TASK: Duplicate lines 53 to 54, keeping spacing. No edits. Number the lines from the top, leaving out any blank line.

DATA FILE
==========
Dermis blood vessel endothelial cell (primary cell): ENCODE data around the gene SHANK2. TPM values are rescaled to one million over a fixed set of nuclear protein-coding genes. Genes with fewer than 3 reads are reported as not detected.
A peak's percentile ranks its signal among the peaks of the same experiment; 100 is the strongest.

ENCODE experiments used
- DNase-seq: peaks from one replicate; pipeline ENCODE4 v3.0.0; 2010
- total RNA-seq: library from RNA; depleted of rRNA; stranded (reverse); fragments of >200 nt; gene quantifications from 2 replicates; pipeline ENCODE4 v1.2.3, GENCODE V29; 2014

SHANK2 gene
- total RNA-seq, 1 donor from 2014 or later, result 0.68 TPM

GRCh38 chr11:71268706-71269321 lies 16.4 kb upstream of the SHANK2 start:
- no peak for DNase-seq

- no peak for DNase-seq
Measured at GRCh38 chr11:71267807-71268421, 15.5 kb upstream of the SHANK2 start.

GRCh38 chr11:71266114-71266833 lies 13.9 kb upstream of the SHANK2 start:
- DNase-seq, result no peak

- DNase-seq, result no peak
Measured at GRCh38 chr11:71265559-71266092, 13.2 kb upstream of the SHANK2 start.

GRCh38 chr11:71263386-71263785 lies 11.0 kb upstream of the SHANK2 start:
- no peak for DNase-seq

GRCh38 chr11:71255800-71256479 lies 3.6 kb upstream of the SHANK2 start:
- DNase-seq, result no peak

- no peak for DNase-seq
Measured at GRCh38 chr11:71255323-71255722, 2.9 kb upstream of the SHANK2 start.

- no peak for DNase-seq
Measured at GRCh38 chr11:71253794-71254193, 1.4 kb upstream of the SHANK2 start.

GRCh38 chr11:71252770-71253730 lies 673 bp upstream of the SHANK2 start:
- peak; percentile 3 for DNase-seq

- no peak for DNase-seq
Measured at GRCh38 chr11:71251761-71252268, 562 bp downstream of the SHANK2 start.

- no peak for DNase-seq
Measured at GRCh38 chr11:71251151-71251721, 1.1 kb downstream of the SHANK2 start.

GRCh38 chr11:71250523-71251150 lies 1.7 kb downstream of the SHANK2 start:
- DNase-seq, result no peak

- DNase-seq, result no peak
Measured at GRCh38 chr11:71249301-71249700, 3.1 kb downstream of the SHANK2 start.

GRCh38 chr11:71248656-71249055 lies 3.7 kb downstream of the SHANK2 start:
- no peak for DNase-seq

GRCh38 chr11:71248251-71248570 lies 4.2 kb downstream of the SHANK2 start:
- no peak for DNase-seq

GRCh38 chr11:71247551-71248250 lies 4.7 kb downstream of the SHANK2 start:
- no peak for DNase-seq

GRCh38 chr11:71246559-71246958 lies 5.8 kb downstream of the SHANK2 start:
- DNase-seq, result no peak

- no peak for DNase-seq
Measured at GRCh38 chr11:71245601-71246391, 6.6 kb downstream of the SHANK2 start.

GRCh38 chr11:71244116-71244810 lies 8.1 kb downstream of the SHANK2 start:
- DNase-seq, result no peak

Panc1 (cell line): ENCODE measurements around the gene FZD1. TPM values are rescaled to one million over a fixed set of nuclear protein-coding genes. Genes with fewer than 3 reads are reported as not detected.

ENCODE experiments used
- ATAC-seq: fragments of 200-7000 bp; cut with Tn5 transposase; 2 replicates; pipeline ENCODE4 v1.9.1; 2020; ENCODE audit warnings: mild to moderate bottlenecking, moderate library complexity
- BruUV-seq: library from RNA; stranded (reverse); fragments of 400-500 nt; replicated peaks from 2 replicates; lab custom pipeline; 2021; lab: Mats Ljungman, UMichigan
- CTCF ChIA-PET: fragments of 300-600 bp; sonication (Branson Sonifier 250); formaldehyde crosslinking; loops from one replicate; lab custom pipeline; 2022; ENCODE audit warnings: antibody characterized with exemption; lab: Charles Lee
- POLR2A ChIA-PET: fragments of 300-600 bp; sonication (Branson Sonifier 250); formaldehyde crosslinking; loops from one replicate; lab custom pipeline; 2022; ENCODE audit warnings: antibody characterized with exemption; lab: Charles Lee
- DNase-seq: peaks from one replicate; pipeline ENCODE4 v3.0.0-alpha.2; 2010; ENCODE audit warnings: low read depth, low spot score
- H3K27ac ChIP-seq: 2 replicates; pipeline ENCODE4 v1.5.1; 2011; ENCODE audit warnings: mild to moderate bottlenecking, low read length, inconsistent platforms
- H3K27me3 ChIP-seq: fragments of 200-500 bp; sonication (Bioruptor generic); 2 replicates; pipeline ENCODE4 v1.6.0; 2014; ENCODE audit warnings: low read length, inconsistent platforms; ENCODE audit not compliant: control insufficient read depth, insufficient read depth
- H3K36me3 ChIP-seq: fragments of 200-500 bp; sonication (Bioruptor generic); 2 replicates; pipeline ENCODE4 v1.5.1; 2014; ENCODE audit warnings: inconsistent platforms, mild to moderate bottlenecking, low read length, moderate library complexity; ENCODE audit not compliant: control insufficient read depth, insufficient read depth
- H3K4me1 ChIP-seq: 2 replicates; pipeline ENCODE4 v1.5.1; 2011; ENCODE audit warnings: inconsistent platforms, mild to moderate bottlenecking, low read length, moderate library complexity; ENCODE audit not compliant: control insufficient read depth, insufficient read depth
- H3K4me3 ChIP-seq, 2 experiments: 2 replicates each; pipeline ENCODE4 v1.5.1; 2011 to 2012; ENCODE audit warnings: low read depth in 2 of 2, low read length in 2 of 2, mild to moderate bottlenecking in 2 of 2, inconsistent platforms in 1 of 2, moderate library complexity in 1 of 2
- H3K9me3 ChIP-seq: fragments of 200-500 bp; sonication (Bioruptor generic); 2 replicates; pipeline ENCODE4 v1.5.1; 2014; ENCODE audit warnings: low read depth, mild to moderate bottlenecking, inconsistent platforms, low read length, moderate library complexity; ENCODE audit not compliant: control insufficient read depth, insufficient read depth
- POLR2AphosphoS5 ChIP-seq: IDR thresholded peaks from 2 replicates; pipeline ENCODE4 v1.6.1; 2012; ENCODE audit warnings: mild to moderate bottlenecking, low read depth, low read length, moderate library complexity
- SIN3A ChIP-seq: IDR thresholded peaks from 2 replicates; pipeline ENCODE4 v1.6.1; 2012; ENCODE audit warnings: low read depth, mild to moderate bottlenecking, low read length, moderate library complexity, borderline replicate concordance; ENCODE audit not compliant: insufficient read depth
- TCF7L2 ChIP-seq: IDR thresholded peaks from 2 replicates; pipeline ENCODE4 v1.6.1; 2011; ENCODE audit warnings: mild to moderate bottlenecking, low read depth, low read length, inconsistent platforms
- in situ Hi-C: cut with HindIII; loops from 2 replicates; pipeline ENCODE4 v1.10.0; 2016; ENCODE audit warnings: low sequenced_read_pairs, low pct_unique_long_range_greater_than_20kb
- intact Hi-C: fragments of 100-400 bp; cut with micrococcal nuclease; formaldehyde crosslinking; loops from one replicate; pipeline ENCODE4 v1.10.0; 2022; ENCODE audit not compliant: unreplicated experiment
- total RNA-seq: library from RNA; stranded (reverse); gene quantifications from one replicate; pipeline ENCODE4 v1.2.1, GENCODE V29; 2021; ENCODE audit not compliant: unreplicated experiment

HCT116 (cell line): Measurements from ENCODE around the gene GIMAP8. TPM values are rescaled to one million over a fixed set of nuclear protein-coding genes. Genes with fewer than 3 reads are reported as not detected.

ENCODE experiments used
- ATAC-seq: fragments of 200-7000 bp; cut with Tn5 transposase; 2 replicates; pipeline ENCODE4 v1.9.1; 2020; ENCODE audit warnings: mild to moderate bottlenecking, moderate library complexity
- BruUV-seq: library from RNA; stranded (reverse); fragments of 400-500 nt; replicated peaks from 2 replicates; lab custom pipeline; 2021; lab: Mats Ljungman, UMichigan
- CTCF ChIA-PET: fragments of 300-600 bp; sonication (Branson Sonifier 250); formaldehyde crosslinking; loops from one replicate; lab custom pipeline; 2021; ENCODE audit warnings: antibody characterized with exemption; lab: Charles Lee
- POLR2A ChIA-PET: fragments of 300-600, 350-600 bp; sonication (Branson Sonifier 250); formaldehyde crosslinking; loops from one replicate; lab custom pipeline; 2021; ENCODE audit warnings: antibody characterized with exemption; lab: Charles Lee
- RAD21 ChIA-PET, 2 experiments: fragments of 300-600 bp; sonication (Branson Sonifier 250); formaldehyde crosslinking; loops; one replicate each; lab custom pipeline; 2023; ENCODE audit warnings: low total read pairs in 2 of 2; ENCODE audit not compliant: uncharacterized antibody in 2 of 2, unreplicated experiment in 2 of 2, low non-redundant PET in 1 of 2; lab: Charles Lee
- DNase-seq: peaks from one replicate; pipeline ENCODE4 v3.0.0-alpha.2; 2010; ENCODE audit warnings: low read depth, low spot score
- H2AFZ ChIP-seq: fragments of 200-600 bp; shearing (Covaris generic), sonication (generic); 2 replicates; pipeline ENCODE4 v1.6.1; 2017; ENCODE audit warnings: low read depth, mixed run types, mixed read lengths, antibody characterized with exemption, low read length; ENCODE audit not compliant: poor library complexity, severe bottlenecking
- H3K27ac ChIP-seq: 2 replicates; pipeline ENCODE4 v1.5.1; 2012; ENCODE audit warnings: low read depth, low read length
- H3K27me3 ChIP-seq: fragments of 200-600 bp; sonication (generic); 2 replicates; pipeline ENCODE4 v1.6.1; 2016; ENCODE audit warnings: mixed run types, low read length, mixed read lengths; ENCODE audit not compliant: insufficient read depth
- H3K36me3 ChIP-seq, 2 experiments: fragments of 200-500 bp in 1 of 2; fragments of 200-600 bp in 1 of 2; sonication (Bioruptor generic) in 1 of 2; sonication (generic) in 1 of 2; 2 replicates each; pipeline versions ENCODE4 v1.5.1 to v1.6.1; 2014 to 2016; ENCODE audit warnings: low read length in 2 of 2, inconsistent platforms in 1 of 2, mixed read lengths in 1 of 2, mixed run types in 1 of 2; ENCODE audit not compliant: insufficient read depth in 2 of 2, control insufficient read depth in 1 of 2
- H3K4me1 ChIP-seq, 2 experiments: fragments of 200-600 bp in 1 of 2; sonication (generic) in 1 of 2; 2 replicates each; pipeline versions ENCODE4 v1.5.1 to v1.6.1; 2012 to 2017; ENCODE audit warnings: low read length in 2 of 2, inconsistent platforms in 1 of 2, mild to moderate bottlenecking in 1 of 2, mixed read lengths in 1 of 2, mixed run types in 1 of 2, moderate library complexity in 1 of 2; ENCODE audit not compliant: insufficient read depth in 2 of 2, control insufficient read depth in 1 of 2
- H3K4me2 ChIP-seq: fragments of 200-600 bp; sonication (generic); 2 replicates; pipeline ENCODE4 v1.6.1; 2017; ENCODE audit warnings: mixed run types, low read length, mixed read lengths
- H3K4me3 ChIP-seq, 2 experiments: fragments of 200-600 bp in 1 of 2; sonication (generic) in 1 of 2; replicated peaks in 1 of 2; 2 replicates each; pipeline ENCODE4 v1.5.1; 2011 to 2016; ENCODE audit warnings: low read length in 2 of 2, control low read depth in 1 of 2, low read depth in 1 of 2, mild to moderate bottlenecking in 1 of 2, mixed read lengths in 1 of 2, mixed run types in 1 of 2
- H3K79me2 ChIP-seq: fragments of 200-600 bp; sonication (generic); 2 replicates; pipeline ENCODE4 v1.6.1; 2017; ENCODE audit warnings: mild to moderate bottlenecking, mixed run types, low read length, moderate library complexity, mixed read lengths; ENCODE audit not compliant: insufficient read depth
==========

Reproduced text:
- H3K27ac ChIP-seq: 2 replicates; pipeline ENCODE4 v1.5.1; 2011; ENCODE audit warnings: mild to moderate bottlenecking, low read length, inconsistent platforms
- H3K27me3 ChIP-seq: fragments of 200-500 bp; sonication (Bioruptor generic); 2 replicates; pipeline ENCODE4 v1.6.0; 2014; ENCODE audit warnings: low read length, inconsistent platforms; ENCODE audit not compliant: control insufficient read depth, insufficient read depth